Ultimately, it’s the ability to manipulate state power to extract a portion of other people’s incomes. Wall Street and Washington, in other words, have become one. Financialization, securitization and militarization are all different aspects of the same process. And the endless multiplication, in cities across America, of gleaming bank offices— spotless stores selling nothing while armed security guards stand by—is just the most immediate and visceral symbol for what we, as a nation, have become.
Occupy was right to resist the temptation to issue concrete demands. But if I were to frame a demand today, it would be for as broad a cancellation of debt as possible, followed by a mass reduction of working hours—say to a five-hour workday or a guaranteed five-month vacation. If such a suggestion seems outrageous, even inconceivable, it’s just a measure of the degree to which our horizons have shrunk. After all, only fifty years ago many people assumed we would have gotten to such a point by now. It is only by breaking the power of the engines of extraction that we can once again begin to think on a scale and grandeur appropriate to the times.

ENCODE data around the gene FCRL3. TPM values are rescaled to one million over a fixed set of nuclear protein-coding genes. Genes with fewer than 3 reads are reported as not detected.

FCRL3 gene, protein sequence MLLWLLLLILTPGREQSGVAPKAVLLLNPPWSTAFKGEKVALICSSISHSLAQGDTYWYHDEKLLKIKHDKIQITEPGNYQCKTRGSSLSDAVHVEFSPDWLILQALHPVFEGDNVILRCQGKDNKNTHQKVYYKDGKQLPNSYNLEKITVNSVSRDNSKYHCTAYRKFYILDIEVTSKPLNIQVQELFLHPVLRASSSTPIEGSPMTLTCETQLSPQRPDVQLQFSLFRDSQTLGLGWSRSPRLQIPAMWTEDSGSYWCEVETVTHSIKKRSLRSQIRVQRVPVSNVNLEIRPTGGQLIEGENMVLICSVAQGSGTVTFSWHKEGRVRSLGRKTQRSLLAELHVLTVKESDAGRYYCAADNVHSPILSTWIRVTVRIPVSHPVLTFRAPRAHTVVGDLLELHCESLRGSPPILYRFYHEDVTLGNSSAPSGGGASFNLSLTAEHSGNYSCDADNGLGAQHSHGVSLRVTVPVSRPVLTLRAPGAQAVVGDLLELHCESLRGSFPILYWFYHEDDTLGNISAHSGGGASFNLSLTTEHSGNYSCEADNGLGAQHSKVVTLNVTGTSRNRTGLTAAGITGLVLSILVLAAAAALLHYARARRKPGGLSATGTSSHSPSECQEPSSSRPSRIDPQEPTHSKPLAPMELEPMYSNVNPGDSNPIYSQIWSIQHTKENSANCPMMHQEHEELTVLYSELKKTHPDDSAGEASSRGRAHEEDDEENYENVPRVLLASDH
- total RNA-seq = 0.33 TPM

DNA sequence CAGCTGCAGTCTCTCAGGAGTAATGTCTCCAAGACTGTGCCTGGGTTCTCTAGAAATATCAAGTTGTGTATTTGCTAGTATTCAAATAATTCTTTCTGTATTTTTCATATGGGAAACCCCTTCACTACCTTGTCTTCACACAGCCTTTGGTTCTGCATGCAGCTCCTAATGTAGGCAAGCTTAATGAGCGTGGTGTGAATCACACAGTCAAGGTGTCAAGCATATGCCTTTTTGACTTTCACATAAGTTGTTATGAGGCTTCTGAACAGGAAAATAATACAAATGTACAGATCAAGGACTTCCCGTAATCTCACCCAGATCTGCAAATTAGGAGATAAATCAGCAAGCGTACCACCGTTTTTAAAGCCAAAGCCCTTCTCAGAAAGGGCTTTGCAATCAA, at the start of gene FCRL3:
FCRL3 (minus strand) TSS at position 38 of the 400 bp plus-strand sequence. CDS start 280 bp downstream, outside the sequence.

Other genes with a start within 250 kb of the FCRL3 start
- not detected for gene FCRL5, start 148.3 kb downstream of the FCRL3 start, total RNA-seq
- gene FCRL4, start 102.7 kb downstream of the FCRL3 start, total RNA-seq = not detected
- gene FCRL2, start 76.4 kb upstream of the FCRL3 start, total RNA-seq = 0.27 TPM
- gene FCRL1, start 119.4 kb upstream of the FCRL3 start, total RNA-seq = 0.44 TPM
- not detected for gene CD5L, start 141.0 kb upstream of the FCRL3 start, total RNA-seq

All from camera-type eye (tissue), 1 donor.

Via David Graeber in Can Debt Spark a Revolution?, an article which appears in the September 24, 2012 edition of The Nation.